There are more calories in your food than you think It happens to many, many slimmers who are trying to lose fat in a controlled way while maintaining muscle mass. They keep track of exactly how much they eat, and make sure that they consume a few hundred kcals less than they burn each day. But nothing happens. The fat stays where it is. How come this happens? Food manufacturers consistently report fewer kcals on their food labels than the products actually contain.
The Calorie Detective
In 2013 the New York based filmmaker Casey Neistat posted The Calorie Detective on the web. It’s a five-minute clip that should be compulsory viewing for everyone who a. wants to lose weight and b. trusts the food industry.
Neistat bought five foods that he likes to eat and took them to researchers at Columbia University, who analysed exactly how many kcals the products contained. And – surprise! – they contained more than the manufacturers had declared. If Neistat had eaten all five products on the same day, he’d have consumed 548 kcal more than the information on the labels indicated.
Research has shown that the food industry often lies about the caloric value of ready-made food products. In 2010 researchers at Tufts University published in the Journal of the American Dietetic Association an analysis of forty different foods that they had bought in restaurants and supermarkets. (In the US restaurants also have to indicate the amount of kcals in the dishes they provide.)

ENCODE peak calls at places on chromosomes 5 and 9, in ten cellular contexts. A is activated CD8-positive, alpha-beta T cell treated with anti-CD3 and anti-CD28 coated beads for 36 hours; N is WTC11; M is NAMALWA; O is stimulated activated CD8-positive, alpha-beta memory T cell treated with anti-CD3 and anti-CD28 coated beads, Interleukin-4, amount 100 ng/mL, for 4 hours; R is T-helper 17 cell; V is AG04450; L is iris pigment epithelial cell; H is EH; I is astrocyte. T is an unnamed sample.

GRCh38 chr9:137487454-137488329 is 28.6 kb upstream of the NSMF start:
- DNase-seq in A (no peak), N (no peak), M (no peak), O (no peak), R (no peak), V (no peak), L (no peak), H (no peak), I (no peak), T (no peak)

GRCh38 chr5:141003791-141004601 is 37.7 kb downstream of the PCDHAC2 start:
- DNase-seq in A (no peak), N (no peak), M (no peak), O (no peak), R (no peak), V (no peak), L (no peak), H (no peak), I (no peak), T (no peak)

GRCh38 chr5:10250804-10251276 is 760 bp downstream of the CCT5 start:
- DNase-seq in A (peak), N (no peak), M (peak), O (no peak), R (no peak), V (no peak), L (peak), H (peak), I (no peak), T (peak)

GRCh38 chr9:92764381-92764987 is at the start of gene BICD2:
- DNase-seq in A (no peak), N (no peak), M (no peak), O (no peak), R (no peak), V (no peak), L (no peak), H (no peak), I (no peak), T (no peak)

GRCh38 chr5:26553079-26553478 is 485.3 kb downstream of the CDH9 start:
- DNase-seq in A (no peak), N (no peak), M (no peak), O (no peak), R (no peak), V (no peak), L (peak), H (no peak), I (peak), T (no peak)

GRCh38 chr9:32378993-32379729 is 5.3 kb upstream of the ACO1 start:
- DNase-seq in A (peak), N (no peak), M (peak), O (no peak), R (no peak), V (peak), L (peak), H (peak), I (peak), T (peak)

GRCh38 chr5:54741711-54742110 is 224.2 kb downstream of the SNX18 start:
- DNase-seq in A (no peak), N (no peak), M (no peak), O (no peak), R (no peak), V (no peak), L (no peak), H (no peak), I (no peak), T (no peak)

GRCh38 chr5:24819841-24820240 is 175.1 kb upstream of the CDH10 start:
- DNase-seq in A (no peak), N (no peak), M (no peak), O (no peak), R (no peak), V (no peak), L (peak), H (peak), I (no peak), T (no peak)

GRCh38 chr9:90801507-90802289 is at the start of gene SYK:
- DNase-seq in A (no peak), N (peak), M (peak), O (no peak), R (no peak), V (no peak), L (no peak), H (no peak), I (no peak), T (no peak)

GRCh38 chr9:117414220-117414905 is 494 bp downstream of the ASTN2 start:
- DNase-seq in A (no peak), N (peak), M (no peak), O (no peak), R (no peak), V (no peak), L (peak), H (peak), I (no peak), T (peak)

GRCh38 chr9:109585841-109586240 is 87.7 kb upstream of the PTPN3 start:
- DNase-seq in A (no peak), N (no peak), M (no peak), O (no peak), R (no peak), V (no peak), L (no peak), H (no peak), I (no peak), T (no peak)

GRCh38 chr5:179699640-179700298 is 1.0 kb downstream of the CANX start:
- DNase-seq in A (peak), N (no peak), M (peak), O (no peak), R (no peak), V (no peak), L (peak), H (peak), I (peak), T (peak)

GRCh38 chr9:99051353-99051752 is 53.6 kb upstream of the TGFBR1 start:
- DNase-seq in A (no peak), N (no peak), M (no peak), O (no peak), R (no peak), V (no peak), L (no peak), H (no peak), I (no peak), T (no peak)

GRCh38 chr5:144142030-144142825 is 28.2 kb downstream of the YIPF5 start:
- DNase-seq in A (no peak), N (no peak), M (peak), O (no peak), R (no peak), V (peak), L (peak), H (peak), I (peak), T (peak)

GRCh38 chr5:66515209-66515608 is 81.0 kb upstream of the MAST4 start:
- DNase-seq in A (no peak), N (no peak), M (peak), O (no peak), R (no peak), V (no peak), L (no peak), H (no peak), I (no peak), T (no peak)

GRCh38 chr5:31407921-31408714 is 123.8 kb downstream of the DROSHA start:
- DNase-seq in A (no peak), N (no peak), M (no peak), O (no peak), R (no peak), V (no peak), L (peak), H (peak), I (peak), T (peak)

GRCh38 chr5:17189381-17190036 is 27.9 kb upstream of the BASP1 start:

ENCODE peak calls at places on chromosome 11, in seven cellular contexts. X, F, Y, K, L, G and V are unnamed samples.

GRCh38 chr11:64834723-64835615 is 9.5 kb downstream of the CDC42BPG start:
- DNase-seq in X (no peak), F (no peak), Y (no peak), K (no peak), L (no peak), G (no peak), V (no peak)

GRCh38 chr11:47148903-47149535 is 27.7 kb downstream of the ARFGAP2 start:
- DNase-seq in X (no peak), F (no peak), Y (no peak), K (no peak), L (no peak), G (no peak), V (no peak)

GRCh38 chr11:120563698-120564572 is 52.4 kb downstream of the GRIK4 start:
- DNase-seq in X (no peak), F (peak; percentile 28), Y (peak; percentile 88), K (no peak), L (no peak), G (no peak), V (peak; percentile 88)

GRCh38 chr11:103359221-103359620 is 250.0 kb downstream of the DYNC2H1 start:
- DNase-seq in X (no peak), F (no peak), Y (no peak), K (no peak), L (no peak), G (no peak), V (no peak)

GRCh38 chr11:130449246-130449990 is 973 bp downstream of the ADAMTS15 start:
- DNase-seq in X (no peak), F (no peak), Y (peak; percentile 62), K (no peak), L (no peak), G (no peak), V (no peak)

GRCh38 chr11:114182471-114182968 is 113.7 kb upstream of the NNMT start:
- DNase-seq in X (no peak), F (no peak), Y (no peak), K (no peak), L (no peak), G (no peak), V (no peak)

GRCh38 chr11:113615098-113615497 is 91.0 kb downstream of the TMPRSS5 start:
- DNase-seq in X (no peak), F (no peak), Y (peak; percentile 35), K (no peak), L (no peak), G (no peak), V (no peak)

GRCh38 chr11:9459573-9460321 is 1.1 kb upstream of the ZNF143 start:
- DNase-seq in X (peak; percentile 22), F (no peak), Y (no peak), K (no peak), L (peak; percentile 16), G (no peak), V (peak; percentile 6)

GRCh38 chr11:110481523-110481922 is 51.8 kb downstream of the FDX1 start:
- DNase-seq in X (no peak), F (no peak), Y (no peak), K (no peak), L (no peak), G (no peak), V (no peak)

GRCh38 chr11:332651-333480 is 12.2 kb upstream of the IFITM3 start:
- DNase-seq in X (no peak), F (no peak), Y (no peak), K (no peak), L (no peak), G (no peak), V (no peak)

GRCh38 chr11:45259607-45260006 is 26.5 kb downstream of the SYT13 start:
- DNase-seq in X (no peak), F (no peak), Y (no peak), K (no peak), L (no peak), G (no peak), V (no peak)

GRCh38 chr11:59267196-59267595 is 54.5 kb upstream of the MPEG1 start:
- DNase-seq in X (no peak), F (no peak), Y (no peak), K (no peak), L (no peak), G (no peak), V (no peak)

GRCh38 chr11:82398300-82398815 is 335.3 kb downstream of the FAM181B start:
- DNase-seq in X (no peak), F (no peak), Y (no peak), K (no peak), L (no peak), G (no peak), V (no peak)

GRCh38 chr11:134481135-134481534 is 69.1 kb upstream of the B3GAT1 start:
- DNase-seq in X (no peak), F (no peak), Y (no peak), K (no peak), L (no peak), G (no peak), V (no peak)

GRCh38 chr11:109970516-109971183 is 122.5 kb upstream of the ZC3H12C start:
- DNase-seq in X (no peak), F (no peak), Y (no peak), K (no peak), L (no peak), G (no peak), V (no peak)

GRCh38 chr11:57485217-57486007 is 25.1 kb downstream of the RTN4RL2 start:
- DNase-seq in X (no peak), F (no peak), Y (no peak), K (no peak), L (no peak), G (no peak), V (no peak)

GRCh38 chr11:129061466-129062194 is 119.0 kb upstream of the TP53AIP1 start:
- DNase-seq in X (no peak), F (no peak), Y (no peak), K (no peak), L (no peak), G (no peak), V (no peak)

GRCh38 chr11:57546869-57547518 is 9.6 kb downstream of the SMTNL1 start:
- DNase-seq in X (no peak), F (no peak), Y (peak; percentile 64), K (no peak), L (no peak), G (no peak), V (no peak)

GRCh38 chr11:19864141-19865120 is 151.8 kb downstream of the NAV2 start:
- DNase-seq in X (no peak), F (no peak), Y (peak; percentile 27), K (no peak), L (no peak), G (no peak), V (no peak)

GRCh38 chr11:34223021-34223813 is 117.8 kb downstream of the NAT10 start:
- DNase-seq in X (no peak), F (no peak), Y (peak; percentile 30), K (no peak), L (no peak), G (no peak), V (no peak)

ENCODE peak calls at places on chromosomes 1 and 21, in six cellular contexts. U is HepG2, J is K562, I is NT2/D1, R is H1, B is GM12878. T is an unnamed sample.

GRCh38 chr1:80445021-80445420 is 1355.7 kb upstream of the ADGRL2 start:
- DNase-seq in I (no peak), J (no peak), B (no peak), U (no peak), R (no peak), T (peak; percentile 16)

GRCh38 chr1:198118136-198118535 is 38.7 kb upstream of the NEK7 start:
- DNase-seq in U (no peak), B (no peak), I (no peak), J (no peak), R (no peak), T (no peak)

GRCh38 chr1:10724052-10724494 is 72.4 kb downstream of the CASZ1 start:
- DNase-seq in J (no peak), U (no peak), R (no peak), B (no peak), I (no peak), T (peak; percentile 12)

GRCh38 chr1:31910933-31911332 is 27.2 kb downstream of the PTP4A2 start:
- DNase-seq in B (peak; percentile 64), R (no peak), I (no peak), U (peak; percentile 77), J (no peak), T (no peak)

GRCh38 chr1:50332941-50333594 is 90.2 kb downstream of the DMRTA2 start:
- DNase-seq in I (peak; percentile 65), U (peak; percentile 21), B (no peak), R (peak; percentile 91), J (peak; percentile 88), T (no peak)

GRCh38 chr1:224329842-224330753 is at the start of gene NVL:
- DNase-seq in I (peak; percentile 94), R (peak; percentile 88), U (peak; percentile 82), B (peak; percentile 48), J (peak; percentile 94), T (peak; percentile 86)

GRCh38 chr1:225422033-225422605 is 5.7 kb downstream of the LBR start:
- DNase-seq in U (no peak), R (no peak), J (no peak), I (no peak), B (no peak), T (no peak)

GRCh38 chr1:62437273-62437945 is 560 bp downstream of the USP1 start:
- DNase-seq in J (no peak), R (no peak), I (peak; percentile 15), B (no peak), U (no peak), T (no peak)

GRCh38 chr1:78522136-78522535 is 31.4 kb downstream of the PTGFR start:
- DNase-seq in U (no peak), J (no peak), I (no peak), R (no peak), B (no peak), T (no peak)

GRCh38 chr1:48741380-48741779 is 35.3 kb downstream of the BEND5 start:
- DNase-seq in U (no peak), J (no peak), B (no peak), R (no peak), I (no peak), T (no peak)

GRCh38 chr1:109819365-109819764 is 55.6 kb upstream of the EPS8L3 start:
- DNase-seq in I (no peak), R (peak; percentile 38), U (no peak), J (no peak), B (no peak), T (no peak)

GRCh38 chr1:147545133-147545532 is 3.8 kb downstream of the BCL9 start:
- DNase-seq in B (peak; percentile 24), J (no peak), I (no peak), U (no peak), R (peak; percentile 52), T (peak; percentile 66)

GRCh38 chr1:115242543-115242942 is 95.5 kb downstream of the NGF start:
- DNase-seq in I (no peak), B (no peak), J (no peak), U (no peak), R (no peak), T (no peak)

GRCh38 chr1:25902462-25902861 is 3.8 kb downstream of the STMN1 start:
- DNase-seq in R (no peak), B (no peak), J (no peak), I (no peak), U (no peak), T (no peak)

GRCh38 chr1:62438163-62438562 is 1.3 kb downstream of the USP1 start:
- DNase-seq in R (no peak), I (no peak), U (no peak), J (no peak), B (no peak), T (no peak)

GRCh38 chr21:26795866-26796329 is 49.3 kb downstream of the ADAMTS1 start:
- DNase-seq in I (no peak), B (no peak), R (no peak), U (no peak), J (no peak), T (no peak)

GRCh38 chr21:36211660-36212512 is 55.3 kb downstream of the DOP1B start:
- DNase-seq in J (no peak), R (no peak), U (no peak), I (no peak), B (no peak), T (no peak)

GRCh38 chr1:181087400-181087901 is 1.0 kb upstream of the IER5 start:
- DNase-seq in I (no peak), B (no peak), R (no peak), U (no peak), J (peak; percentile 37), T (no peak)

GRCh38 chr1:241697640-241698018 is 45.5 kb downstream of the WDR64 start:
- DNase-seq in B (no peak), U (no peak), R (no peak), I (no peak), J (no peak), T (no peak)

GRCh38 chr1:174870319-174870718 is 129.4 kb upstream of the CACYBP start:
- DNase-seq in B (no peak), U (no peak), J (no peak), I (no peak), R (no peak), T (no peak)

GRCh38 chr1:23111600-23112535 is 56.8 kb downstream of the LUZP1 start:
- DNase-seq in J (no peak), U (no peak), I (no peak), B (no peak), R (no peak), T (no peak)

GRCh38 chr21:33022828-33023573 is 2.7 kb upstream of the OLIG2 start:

The number of kcals measured nearly always exceeded the number of kcals the manufacturers and sellers announced. The first figure below refers to products provided by restaurants.
The horizontal axis represents the number of kcals the restaurants said were in their products; the vertical axis represents the number of kcals the researchers found. Where the value on the vertical axis is 0, it means that the researchers found as many kcals in the product as the makers claimed. Where the value is +10, the researchers found 10 percent more kcals in the product than the makers claimed.
The figure above shows the results for ready-made supermarket meals. Once again, the labels consistently underestimate the number of kcals. More data on the products analysed are reproduced in the table below. Click on it and a larger version will appear.
The researchers confined their study to low-calorie meals. You’d expect these foods to be accurately labelled with the amount of calories they contain, but on average they contained 8 percent more kcals than the labels indicated.
We’re not aware of any similar research on European food products, but we suspect the situation is no better than in the US. We hear only too often about European bodybuilders who have worked out in minute detail the amount they eat, yet don’t lose weight even though their calculations indicate that they are consuming a couple of hundred kcals less than they are burning. The bodybuilders nearly always use the data provided on the labels.
The solution is simple: prepare and cook as much of your food as possible yourself, using pure ingredients, and avoid ready-made products. Every calorie-counter book will give you the exact number of calories for real foods like potatoes, vegetables, fruit, meat, eggs and fish. What’s more, a real food diet is much healthier too.
J Am Diet Assoc. 2010 Jan; 110(1): 116-23.